We want our players, who have given everything in their bodies and minds (we hope) in the primes of their lives to get where they are, to give everything they have got. We want our coaches to be omnipresent and wise, we want them machinating and ever-calculating of every player against every team, all the time. We also want our managers to be so invested into the club and the players that they are willing to face ejection and fines for fighting for the players in the same way that they fight for him. We want a sense of fully-immersed physical play. We love it.
The coaches do have a responsibility, to be sure, to set the right example and act like the professionals they are on a world stage. I’m not saying they don’t, I’m saying they do—with passion.
Nobody denies that Cholo has reinvigorated a club that has historically sagged, always played second fiddle in Madrid, and had too few opportunities to sing about being ‘campiones’. Even though the Atleti squad that won last season’s La Liga title is not the same— Diego Costa, David Villa and Filipe Luis are all gone – this season’s squad is still solid, full of heart, and humble. And it’s on track to defend its title.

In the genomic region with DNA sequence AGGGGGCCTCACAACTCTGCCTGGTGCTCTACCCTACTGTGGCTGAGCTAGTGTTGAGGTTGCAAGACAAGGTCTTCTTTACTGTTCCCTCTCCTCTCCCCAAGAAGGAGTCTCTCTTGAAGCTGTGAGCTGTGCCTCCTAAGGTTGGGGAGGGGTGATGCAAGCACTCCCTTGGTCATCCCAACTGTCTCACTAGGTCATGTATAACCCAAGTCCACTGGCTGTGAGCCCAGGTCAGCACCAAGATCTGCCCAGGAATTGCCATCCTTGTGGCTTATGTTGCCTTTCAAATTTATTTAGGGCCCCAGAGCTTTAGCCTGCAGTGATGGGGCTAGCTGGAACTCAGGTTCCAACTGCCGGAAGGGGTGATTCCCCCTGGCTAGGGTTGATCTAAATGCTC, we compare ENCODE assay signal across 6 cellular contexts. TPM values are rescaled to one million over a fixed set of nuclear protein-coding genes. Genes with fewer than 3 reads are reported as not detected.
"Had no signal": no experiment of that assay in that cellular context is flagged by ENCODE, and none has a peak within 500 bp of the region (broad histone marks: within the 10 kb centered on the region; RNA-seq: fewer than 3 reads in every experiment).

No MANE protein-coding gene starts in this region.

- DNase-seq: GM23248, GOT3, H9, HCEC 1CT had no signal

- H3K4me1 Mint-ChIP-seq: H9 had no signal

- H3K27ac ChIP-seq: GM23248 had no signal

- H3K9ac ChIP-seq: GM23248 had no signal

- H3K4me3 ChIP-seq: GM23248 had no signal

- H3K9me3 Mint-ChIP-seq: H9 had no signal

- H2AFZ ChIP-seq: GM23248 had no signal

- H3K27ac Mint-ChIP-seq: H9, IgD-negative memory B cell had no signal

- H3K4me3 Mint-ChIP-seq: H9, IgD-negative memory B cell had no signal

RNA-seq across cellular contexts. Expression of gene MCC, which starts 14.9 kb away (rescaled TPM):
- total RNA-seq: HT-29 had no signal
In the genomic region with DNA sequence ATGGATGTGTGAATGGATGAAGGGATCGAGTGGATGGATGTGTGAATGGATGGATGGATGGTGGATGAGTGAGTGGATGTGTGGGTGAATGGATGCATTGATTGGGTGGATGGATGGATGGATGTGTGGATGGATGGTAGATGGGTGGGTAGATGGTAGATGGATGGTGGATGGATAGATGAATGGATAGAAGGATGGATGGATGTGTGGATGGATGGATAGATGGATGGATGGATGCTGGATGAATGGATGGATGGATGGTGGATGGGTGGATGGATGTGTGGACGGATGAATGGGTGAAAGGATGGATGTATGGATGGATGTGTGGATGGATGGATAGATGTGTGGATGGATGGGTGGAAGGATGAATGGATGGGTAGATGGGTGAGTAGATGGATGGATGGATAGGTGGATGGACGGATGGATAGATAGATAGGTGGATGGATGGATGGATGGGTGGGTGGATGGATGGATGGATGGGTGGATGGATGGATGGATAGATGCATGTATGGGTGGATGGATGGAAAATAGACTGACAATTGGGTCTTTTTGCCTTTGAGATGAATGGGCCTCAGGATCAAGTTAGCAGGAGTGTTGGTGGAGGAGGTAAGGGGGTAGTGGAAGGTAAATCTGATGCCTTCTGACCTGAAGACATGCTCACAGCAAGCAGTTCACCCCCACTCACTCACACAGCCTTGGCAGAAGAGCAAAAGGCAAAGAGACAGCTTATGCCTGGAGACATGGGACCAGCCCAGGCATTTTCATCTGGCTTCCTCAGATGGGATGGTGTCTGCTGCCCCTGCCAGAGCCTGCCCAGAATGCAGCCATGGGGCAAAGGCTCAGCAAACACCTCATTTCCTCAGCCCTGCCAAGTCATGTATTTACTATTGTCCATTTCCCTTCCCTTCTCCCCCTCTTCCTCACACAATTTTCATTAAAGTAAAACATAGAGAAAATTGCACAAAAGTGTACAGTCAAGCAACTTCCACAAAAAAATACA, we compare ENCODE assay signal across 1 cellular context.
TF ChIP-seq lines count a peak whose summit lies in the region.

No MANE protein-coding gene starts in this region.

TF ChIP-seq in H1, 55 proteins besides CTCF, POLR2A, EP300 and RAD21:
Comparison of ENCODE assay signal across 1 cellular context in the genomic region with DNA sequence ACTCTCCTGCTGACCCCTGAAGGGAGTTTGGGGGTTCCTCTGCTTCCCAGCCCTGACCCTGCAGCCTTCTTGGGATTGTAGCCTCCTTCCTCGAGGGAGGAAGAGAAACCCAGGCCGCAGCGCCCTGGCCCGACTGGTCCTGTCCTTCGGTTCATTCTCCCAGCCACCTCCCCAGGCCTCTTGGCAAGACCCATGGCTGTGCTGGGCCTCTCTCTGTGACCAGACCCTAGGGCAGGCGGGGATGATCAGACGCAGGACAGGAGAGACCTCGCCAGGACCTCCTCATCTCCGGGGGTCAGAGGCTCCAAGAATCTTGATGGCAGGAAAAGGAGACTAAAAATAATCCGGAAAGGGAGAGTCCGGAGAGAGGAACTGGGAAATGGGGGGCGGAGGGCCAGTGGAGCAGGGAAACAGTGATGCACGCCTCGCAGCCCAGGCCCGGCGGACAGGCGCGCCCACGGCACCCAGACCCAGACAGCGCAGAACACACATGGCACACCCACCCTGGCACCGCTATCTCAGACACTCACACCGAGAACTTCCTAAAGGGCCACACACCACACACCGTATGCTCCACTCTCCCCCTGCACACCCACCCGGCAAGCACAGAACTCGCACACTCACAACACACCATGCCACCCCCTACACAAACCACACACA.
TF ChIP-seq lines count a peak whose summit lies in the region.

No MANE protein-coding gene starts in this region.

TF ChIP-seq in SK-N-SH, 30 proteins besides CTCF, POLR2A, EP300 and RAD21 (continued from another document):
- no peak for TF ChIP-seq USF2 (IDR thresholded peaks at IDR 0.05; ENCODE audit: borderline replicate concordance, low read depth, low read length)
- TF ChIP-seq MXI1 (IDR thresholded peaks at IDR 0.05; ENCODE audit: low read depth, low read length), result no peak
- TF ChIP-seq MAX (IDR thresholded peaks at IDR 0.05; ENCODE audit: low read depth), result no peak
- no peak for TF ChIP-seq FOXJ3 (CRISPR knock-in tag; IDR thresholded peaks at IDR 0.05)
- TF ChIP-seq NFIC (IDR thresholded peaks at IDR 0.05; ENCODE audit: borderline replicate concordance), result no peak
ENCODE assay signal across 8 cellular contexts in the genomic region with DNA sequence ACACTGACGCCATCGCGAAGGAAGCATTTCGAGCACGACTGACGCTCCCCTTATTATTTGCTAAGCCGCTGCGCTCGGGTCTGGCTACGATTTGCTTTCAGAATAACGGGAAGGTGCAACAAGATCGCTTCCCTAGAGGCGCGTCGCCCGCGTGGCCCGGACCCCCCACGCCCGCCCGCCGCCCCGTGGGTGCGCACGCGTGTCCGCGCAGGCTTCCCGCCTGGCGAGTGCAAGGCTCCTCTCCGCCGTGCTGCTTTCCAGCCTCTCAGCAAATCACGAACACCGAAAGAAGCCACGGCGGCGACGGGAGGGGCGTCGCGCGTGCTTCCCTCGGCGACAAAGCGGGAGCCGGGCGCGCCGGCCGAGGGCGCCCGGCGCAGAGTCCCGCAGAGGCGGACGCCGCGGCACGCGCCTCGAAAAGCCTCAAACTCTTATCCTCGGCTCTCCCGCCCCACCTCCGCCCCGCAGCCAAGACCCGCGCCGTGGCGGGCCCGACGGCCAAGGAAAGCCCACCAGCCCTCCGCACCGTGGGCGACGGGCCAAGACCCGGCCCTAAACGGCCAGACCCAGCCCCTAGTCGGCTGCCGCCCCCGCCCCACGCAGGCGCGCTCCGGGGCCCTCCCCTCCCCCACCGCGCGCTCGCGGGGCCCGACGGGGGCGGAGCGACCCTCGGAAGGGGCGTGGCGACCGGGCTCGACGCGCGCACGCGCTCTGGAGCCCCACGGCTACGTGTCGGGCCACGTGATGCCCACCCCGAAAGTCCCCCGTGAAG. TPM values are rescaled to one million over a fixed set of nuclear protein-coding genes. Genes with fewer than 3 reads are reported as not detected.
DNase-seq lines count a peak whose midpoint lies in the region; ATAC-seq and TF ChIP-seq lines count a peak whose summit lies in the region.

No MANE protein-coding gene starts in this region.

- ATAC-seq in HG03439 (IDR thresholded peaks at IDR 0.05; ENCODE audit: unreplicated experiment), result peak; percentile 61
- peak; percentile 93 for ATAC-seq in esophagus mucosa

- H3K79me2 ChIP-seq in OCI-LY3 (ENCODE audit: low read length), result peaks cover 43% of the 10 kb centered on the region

While there is work to do yet, you get the sense in every press conference that training is tightly run and the players want to be there, want to work, want to succeed—and that they want to do it for Simeone.
No one knows how long Atleti have with Simeone before he’s lured away to other pastures—Argentina will certainly be sniffing around before long. But Atleti fans, like myself, hope that for as long as we have him, we continue the culture of community, humility, and sheer determination. When Cholo is gone, we hope that the changes that he has brought to Atletico are permanent. Suspensions don’t alter that.